carole cluer

Art, hope and self acceptance

Category: memories

A bit of colour …

Over the last five years most of my work has been created using graphite although odd dashes of colour have made an appearance in some of my drawn fabric. After university is a tough time, no more deadlines, crits, projects, all that free time – it sounds wonderful doesn’t it? but it’s a double edged sword, after twenty years as an accountant and six more of study I kinda like deadlines! A change was needed so I decided to explore colour (whilst staying very firmly with my beloved pencils).

I am very pleased and excited that my first two explorations into colour have been accepted for the  UK Coloured Pencil Society’s 14th Annual Open Exhibition 2015, it is taking place at the Menier Gallery, London between the 6th -16th May 2015. I have included the full address and link to the website below, its not far from Tate Modern so if you are having a day out at the Sonia Delaunay or Marlene Dumas exhibitions take a small detour and come and have a look.

Menier Gallery, Floor One, 51 Southwark Street, London, SE1 1RU

http://www.ukcps.co.uk/london_2015/index.php

Memories of Summer, 2015

Memories of Summer, 2015

Spring Walk, 2015

Spring Walk, 2015

Drawing Conclusions – My Father

All of us own something whose value to you far exceeds its material one, your grandfather’s watch, a childhood toy or holiday souvenir.

Would drawing it change it?

What about that thing you have lost, or desired but never possessed, that belonged to another life, would drawing it change your sense of loss.

To have an effect does something have to be true, original, and authentic?

I am giving my imagination and memory a materiality that can then be perceived my others and myself, and can be reviewed. Constructing an alternative future, and past, that is founded on objects yet in which they are removed to reveal my truth.

 

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MA Final Show 2014

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The final show for my MA Fine Art opens on the 13th June at 6pm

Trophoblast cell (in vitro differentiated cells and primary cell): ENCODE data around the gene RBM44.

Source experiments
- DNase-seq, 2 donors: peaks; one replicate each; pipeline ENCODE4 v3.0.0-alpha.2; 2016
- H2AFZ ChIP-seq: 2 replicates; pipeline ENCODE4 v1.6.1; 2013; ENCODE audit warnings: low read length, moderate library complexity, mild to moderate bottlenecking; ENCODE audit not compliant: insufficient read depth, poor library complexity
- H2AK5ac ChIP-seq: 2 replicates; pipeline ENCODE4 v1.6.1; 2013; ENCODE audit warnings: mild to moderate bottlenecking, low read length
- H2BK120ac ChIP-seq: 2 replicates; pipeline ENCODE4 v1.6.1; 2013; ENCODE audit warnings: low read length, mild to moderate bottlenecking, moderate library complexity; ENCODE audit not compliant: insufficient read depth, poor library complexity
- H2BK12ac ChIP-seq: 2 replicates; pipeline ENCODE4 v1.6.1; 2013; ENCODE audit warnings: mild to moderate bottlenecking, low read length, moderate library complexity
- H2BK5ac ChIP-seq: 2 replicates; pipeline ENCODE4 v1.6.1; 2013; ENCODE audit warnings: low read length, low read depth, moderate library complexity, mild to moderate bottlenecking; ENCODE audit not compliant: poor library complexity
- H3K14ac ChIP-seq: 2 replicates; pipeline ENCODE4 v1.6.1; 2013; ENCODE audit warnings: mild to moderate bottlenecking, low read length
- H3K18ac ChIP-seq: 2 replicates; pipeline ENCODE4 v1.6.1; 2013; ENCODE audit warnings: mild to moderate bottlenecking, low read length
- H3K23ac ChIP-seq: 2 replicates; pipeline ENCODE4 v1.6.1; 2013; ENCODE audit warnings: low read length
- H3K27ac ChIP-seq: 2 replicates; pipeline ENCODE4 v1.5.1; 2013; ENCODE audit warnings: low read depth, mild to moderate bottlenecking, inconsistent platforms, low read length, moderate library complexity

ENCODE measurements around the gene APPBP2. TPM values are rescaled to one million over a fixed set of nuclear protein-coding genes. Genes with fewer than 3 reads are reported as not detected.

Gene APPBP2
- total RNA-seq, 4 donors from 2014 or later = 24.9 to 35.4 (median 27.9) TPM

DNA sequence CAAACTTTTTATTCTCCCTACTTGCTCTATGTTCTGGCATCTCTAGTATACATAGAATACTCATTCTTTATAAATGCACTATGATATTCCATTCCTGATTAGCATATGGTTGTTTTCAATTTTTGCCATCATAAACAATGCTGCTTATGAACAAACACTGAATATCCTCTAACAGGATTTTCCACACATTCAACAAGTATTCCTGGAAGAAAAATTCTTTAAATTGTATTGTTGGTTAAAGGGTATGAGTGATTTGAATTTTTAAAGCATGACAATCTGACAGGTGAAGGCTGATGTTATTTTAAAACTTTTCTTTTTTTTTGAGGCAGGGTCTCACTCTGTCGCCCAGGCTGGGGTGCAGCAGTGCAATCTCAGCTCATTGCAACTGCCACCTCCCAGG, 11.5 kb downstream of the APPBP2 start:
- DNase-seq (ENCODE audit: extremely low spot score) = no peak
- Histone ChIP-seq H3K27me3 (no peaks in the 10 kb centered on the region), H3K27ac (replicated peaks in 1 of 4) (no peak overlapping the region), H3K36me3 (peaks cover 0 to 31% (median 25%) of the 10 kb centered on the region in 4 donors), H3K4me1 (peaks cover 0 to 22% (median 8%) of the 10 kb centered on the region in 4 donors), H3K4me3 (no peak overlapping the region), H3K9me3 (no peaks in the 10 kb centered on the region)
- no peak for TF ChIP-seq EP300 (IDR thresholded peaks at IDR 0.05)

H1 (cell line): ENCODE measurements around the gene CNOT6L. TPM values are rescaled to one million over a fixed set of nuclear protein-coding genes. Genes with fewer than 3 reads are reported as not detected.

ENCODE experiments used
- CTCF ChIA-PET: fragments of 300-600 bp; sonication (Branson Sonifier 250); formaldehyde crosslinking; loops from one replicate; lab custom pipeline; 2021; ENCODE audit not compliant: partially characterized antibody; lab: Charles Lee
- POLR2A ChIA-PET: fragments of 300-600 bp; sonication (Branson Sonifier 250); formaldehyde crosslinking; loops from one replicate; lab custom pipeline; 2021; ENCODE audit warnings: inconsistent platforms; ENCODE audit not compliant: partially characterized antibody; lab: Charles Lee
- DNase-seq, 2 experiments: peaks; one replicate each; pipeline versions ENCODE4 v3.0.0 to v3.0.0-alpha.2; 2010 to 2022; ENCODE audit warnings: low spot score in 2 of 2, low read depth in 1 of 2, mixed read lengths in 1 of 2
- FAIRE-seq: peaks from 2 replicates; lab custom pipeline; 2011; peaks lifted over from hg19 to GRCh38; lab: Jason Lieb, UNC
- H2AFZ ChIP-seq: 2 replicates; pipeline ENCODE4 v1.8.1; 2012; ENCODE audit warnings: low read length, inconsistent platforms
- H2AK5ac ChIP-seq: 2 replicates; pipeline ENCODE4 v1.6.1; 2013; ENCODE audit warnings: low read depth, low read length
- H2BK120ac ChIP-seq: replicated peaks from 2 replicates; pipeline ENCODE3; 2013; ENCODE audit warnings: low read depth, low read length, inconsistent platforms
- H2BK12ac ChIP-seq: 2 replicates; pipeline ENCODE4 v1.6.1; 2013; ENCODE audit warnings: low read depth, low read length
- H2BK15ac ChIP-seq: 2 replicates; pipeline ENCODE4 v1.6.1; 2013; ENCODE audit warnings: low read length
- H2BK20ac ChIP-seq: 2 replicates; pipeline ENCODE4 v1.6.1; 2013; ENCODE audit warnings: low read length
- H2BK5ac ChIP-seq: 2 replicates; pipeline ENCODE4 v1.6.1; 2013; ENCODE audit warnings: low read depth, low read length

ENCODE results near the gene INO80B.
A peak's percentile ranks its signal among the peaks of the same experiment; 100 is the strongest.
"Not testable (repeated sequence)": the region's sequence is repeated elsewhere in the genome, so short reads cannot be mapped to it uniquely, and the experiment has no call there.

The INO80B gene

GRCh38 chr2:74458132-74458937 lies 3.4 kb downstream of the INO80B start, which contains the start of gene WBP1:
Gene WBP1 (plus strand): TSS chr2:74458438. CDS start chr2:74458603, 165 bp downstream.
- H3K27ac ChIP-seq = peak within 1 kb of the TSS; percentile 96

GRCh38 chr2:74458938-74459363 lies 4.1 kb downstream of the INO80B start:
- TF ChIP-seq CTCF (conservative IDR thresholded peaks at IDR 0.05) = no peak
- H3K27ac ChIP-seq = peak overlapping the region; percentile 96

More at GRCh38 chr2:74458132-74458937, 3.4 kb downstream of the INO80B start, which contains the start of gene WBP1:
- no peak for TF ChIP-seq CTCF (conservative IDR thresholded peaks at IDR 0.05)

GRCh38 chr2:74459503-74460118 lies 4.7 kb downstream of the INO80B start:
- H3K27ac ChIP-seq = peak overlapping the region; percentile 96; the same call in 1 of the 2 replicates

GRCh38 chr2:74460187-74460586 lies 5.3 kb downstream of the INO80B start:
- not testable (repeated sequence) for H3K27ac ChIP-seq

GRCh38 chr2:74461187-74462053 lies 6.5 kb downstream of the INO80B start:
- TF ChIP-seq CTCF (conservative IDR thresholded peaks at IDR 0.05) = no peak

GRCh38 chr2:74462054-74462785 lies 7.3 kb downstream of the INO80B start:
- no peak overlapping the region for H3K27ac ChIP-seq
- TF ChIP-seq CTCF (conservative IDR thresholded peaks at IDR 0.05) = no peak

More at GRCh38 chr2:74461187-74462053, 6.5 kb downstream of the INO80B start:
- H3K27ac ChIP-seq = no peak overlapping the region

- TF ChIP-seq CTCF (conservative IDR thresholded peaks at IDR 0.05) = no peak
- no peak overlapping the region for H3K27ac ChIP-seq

It continues Monday to Friday, 10am-5pm until the 27th June

Its being held in the S1 Artspace, Sheffield, you will find me on the first floor along with all but one of my fellow students (you can find the other member of our group on the ground floor), it promises to be an exciting and eclectic exhibition.

 S1 will also be home to the Mart final show and part of the BA Fine Art degree show, there will be lots to see including  videos and performances, you are bound to find something to intrigue and fascinate.

For directions

http://www.s1artspace.org/visit

One Hundred Women

I am not sure if I am alone in this but so often when an opportunity comes along I see the difficulties rather than the opportunities.

When the opportunity arose a few months ago to take part in the forthcoming Leeds Art Book Fair  I hesitated, what would I make? what could I make? could I make anything!

The weekend its running is awkward, I have a lot of other stuff to do etc etc ………….

Thankfully the opportunity to work with a great group of fellow students/artists under the guidance of an inspirational tutor, supported by Sheffield Hallam proved too much of a lure. Its an opportunity that might not come my way again and I really am grateful to add the experience to my growing list of things I never thought I would do.

It has also allowed me to create a work that I might never have done otherwise and in the process to learn a lot.  Submissions were called for with the themes of “archive and office, stationery and document, marginalia and cataloguing, and accumulations and inventories”. I didn’t want to stray far away from my practice and pretty quickly I began to think about lists of people whose achievements were, generally speaking, passed over.

A question that I remember often being used when I was growing up kept going round in my head

If women are as good as men why aren’t there any great female artists/scientists/explorers/mathematicians etc – you get my drift.